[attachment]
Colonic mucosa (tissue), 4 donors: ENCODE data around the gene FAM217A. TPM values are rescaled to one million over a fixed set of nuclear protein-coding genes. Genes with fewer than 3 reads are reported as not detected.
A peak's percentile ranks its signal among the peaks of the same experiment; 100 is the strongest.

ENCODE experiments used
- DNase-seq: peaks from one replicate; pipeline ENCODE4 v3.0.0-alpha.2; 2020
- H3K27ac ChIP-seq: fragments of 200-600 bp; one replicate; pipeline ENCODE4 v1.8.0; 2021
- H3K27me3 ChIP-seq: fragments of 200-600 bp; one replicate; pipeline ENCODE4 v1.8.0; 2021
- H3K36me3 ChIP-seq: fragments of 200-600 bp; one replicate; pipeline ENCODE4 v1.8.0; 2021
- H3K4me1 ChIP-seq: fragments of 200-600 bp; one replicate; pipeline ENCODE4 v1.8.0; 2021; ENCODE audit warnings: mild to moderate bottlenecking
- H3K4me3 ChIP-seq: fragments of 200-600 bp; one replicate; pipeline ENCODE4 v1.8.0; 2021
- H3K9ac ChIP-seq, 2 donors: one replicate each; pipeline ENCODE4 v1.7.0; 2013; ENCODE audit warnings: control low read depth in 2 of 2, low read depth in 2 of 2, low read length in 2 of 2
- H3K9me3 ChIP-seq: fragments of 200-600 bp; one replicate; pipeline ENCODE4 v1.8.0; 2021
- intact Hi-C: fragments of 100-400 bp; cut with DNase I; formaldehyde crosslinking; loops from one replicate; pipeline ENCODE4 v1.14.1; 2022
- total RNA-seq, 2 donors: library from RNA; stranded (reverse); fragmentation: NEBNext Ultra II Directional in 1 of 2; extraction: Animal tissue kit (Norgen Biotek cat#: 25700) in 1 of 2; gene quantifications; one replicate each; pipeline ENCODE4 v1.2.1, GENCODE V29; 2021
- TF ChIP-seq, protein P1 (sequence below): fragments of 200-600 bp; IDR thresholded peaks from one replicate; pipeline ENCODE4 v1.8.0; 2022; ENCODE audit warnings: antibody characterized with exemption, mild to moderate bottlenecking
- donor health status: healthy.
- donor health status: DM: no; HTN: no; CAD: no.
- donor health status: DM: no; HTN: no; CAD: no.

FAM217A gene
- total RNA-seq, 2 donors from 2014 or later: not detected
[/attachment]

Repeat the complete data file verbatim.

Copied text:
Colonic mucosa (tissue), 4 donors: ENCODE data around the gene FAM217A. TPM values are rescaled to one million over a fixed set of nuclear protein-coding genes. Genes with fewer than 3 reads are reported as not detected.
A peak's percentile ranks its signal among the peaks of the same experiment; 100 is the strongest.

ENCODE experiments used
- DNase-seq: peaks from one replicate; pipeline ENCODE4 v3.0.0-alpha.2; 2020
- H3K27ac ChIP-seq: fragments of 200-600 bp; one replicate; pipeline ENCODE4 v1.8.0; 2021
- H3K27me3 ChIP-seq: fragments of 200-600 bp; one replicate; pipeline ENCODE4 v1.8.0; 2021
- H3K36me3 ChIP-seq: fragments of 200-600 bp; one replicate; pipeline ENCODE4 v1.8.0; 2021
- H3K4me1 ChIP-seq: fragments of 200-600 bp; one replicate; pipeline ENCODE4 v1.8.0; 2021; ENCODE audit warnings: mild to moderate bottlenecking
- H3K4me3 ChIP-seq: fragments of 200-600 bp; one replicate; pipeline ENCODE4 v1.8.0; 2021
- H3K9ac ChIP-seq, 2 donors: one replicate each; pipeline ENCODE4 v1.7.0; 2013; ENCODE audit warnings: control low read depth in 2 of 2, low read depth in 2 of 2, low read length in 2 of 2
- H3K9me3 ChIP-seq: fragments of 200-600 bp; one replicate; pipeline ENCODE4 v1.8.0; 2021
- intact Hi-C: fragments of 100-400 bp; cut with DNase I; formaldehyde crosslinking; loops from one replicate; pipeline ENCODE4 v1.14.1; 2022
- total RNA-seq, 2 donors: library from RNA; stranded (reverse); fragmentation: NEBNext Ultra II Directional in 1 of 2; extraction: Animal tissue kit (Norgen Biotek cat#: 25700) in 1 of 2; gene quantifications; one replicate each; pipeline ENCODE4 v1.2.1, GENCODE V29; 2021
- TF ChIP-seq, protein P1 (sequence below): fragments of 200-600 bp; IDR thresholded peaks from one replicate; pipeline ENCODE4 v1.8.0; 2022; ENCODE audit warnings: antibody characterized with exemption, mild to moderate bottlenecking
- donor health status: healthy.
- donor health status: DM: no; HTN: no; CAD: no.
- donor health status: DM: no; HTN: no; CAD: no.

FAM217A gene
- total RNA-seq, 2 donors from 2014 or later: not detected